Technology Concerns and Components

The Prime Contractor was tasked with the development of a software program designed to permit total integration of all functions of the acquisition process related to the PMO. The IPPMIS components and processes included as depicted in Table 3.

Table 3: Components and Processes of the IPPMIS



• Personnel Management

• Requirements Planning

• Fiscal Management

• Systems Engineering

• Logistics Management

• Hardware Development

• Professional Career Development

• Software Development


• Prototyping


• Testing and Evaluation


• Quality Control and Assurance


• Reengineering


• Field Testing and Deployment


• Follow-Up Support

Of the system parts, a new and critical component of the IPPMIS was the use of a Professional Career Development subcomponent, titled Individual Development Plan or IDP. For purposes of this case study, only the Professional Career Development module was selected for illustration. The IDP was a professional development and training element, which permitted the organized distribution of resources to optimize technical development of acquisition personnel within their designated sub-specializations, and to provide the greatest connectivity between professional competencies and functional responsibilities. At the same time, the IDP incorporated an input mechanism to facilitate managerial scheduling of future employee training requirements and served as a budget allocation tool for personnel resources. The IDP was integrated into the IPPMIS through the matching of specific technical skills with project tasks and activities.

The IDP was a real-time integrated information system facilitating access to data and information from a variety of relational database files for use by all acquisition professionals. Input forms within the IDP included:

  • Form A—Personal demographics, OPM grade, primary and subsidiary career field designations, job history, security clearance, and, the level of acquisition professional;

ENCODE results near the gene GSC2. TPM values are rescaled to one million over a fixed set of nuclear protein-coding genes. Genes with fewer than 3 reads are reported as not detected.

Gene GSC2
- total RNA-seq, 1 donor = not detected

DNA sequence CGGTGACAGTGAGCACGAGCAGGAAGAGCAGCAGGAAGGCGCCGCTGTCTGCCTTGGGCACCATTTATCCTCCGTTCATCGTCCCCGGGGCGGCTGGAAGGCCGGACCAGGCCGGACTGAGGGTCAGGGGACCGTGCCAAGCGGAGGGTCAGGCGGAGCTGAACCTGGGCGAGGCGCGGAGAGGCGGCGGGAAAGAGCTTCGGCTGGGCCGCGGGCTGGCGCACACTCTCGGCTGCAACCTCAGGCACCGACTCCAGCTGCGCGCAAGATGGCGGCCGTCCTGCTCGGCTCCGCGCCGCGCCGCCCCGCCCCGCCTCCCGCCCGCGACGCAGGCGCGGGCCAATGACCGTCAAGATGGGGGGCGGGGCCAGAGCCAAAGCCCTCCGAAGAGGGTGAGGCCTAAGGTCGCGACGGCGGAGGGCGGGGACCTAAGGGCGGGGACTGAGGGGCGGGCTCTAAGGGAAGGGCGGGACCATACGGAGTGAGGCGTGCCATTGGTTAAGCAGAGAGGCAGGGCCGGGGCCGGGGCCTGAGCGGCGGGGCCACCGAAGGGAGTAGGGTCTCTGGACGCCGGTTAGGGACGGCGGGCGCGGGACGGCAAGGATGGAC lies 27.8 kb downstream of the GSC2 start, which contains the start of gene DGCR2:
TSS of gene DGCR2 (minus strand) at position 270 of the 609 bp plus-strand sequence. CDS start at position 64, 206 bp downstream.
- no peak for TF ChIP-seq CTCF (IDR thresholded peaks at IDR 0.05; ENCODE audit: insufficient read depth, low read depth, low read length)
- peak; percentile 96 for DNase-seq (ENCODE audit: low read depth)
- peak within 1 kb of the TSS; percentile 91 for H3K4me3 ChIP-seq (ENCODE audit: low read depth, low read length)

• Form B—Short term and long-term career goals;

  • Form C—Developmental objectives and activities;

  • Form D—Prior professional training both formal and informal education; and,

  • Form E—Supervisory review and monitoring of the IDP.

The integrated system provided a means of measuring the degree of congruity between the organization's mission, needs and requirements and the IDPs. The IDP facilitated the assimilation of the PMO's mission with the planned individual staff development activities. The IDP was linked to the four component and ten process modules of the IPPMIS. An OPM approved training course catalog and the Defense Acquisition University (DAU) programs are examples of more than 30 catalogs and programs available through the IDP component. The catalogs and programs represent information islands existing within the database configuration. A supervisory review and approval form (Form E) is related to the mission accomplishment and to the career development resource allocation module. The aggregated IDP files were incorporated into the IPPMIS for the PMO, PEO and higher authorities.

The IPPMIS incorporated the acquisition reform concept of IPPD – Integrated Product and Process Development. The IPPD concept is normally implemented through Integrated Project Teams (IPTs) consisting of cross-functional members. IPPD is a systems engineering concept integrating sound business practices and common sense decision-making. The Department of Defense created the IPPD as an acquisition and logistics management program. This program integrated all activities from product concept through production and field support to simultaneously optimize the product and its manufacturing and sustainment processes. The goal of IPPD is to meet cost and performance objectives for weapons systems acquisition (DAWIA, 1990). The IPPD evolved from concurrent engineering and is sometimes called Integrated Product Development (IPD).